Brexit Could Hinder Growth in the UK
CCS Insight recently published its latest market forecast for cellular business subscriptions in the five biggest European markets of France, Germany, Italy, Spain and the United Kingdom. It covers the mobile subscriptions attributable to business clients, including small companies of up to 10 employees and enterprises of more than 10 employees, and excluding machine-to-machine connections.
Given the mature nature of the consumer segment, businesses are becoming increasingly important to mobile operators. This is particularly relevant as operators look to offer converged services to an increasingly mobile workforce. However, business subscriptions data is inconsistently reported by the market and by operators, and it’s specifically scarce about small businesses that subscribe to mobile services on consumer tariffs. Therefore, we have made significant efforts to place all data on the same consistent level, estimating all missing pieces of the puzzle through our extensive research. Below are some key findings.
Spain and the UK lead the way for share of business subscriptions in the total mobile subscriptions market. In Spain, 21 percent of all cellular subscriptions are currently billed and used by businesses. Small companies represent a relatively large proportion of business subscriptions — more than a third — because of the great number of such enterprises active in Spain. The UK is not far behind; with 16 million subscriptions, businesses account for 19 percent of all mobile connections. Of those, just over a quarter are small companies, on business or consumer tariffs. Home of many big corporations, the UK sees the other three quarters of business subscriptions billed to larger enterprises.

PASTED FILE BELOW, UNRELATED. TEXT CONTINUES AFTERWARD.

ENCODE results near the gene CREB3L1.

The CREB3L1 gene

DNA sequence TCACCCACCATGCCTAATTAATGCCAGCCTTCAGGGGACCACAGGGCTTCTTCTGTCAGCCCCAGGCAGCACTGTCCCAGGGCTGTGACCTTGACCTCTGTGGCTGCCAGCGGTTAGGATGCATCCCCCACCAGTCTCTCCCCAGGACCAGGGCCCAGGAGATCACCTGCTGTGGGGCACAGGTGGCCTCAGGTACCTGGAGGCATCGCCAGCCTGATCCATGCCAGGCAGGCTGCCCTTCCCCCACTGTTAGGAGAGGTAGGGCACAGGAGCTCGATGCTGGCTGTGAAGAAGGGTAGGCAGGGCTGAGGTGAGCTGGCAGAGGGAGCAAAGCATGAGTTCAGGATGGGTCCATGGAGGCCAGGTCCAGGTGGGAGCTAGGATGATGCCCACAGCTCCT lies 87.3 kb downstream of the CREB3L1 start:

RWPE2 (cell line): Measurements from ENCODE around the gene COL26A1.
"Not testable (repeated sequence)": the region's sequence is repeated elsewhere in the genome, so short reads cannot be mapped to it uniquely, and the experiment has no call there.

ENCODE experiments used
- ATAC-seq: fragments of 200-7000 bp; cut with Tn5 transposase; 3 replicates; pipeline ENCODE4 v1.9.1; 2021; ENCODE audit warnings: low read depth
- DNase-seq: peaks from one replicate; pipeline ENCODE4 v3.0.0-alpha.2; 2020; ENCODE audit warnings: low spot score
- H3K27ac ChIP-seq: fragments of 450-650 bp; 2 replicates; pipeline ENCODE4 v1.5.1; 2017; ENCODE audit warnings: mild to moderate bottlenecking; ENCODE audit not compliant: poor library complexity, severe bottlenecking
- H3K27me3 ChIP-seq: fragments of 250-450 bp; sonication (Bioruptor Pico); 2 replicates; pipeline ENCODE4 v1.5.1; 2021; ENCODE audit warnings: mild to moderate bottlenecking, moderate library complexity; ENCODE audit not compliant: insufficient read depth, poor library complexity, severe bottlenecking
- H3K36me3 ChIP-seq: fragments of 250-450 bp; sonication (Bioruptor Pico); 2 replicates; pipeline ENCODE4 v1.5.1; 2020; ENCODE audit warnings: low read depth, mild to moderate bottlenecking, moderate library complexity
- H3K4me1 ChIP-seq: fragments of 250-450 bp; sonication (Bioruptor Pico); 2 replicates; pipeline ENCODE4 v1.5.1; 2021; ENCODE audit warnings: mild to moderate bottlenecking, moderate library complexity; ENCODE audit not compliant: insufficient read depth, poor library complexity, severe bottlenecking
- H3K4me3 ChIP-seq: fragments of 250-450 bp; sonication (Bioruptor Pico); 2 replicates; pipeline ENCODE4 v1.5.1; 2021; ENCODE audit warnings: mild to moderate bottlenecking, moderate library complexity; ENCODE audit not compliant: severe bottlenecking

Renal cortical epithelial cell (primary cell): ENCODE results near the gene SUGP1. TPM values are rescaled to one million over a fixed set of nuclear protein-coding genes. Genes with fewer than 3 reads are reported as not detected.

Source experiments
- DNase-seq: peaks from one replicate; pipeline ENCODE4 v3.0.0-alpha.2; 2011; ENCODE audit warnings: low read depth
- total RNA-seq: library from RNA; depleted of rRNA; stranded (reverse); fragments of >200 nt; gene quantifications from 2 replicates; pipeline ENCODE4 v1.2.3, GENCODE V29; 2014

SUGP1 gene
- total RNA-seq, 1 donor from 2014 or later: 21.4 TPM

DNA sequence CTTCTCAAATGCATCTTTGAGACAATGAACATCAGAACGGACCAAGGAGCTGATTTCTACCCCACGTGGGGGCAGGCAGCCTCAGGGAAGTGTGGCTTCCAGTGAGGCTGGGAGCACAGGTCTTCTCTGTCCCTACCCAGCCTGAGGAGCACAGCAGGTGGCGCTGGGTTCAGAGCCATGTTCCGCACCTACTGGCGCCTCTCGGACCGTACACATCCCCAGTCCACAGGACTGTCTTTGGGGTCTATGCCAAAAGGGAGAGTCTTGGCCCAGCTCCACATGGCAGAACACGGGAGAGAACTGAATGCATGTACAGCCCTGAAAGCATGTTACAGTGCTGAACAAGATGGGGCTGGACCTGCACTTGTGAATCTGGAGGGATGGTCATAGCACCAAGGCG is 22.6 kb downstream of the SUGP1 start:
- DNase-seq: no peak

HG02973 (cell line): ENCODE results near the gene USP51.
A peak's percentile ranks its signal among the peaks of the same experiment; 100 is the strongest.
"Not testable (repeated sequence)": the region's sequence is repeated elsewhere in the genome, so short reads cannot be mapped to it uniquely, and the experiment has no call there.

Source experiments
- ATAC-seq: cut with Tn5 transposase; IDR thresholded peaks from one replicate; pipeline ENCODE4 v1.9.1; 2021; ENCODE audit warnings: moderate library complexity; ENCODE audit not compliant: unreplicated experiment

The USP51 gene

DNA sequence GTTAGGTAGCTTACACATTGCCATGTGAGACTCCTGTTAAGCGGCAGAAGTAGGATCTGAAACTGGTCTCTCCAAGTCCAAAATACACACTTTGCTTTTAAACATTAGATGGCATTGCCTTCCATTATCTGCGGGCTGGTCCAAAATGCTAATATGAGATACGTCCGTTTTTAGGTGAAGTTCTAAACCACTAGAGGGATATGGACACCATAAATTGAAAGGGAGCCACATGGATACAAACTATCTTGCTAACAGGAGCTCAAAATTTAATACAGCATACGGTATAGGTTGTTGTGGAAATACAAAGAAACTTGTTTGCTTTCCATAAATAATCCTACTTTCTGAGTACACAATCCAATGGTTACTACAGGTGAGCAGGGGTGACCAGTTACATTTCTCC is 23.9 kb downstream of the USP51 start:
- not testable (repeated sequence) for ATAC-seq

Generally, we expect that in the next four years, business subscriptions will outgrow the consumer segment in the five covered markets. CCS Insight forecasts Germany and France to see the strongest percentage growth. With an estimated share of business subscriptions of 13 percent in France and 15 percent in Germany, it’s clear that the business market in these countries is underpenetrated compared with the UK and Spain.
In Italy, businesses also account for about 15 percent of mobile subscriptions. Somewhat counter-intuitive, this share will increase in the face of weak macroeconomic growth in Italy, as consumer subscriptions continue to drop and consumers reduce the number of SIMs per head — a very high number in Italy. For example, Vodafone alone has seen a fall of over 2.5 million subscriptions in the last two years. Another reason why Italy stands out from the crowd is the relatively large share of prepaid subscriptions within the business segment. In fact, the vast majority of contract mobile customers in Italy are companies.
In the UK, the implications of Brexit are hard to skip. We expect macroeconomic uncertainty and low macroeconomic growth between 2017 and 2019 to have a negative effect (see Brexit’s Far-Reaching Impact on UK Operators). Business subscriptions will not suffer a massive hit as mobile communications will remain a major tool for companies. However, assuming the weaker pound leads to price rises and lower consumer confidence, some small companies may feel the crunch. Furthermore, we expect businesses to become more cautious in investing and hiring for the next two years. Therefore, of the five markets covered by our forecast, we expect the UK to see the lowest growth of business mobile subscriptions over the next five years.
For further information about CCS Insight’s forecast for business mobile subscriptions, please contact firstname.lastname@example.org.
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